The practicable circuit arrangements of the other peripheral circuits constituting the dynamic RAM can take various aspects of performance. By way of example, the address signals may well be supplied from common address terminals in multiplexed fashion in synchronism with address strobe signals RAS and CAS. As a refresh starting system in this case, it is possible to take various aspects of performance, such as a system wherein the column address strobe signal CAS is brought to the low level prior to the row address strobe signal RAS (CBR). Besides, the reference voltage for the reading operation of the memory cell may well be formed by utilizing a dummy cell.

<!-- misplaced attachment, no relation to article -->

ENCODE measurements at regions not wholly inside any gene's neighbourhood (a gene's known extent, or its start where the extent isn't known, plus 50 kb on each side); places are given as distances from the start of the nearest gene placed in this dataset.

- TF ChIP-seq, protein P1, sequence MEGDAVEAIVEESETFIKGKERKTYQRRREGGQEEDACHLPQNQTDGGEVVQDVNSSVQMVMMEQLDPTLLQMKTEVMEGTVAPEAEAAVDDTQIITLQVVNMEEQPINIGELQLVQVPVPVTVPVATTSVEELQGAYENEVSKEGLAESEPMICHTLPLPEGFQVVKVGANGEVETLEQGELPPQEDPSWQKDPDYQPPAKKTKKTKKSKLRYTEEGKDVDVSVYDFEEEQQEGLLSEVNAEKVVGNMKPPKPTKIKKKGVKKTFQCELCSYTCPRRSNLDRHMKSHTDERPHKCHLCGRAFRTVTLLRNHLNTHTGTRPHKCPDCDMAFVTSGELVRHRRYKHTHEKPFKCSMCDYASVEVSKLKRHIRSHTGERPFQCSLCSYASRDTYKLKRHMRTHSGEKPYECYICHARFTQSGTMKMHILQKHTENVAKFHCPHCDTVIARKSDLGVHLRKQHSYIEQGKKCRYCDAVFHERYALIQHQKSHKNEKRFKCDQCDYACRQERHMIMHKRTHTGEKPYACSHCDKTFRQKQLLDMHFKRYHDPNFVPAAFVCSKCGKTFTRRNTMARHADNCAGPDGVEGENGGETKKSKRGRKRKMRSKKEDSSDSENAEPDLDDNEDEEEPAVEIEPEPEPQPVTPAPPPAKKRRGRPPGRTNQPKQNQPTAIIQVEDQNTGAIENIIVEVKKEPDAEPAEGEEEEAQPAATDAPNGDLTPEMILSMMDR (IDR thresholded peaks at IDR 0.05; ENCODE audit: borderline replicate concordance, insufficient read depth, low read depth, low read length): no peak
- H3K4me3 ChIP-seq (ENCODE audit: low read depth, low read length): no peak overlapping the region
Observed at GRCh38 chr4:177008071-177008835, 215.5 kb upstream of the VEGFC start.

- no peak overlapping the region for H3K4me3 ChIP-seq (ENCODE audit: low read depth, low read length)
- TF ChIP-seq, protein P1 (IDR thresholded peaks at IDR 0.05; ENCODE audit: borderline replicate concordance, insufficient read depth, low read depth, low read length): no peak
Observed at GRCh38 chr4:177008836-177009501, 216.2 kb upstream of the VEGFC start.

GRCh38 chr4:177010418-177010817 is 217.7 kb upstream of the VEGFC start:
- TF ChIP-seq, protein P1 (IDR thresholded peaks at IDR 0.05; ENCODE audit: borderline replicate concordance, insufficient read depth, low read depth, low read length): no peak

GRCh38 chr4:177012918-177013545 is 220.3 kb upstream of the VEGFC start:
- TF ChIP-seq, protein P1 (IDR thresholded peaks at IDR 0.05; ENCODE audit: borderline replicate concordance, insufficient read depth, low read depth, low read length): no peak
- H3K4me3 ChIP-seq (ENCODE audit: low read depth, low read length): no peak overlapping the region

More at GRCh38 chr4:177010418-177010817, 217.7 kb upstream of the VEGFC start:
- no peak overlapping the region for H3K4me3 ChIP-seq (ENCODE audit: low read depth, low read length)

The present invention is especially effective when the capacitor of a memory cell is a MIS (Metal-Insulator-Semiconductor) type capacitor which has as its one electrode formed by a semiconductor substrate or a semiconductor region formed therein. However, whatever structure the capacitor may have, the present invention is applicable.

This invention can be extensively utilized for semiconductor memories, e.g., a dynamic RAM, having built-in refresh circuits.

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Reference
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Classifications
U.S. Classification365/222, 365/230.01
International ClassificationG11C11/406, G11C11/401, G11C11/403
Cooperative ClassificationG11C11/406
European ClassificationG11C11/406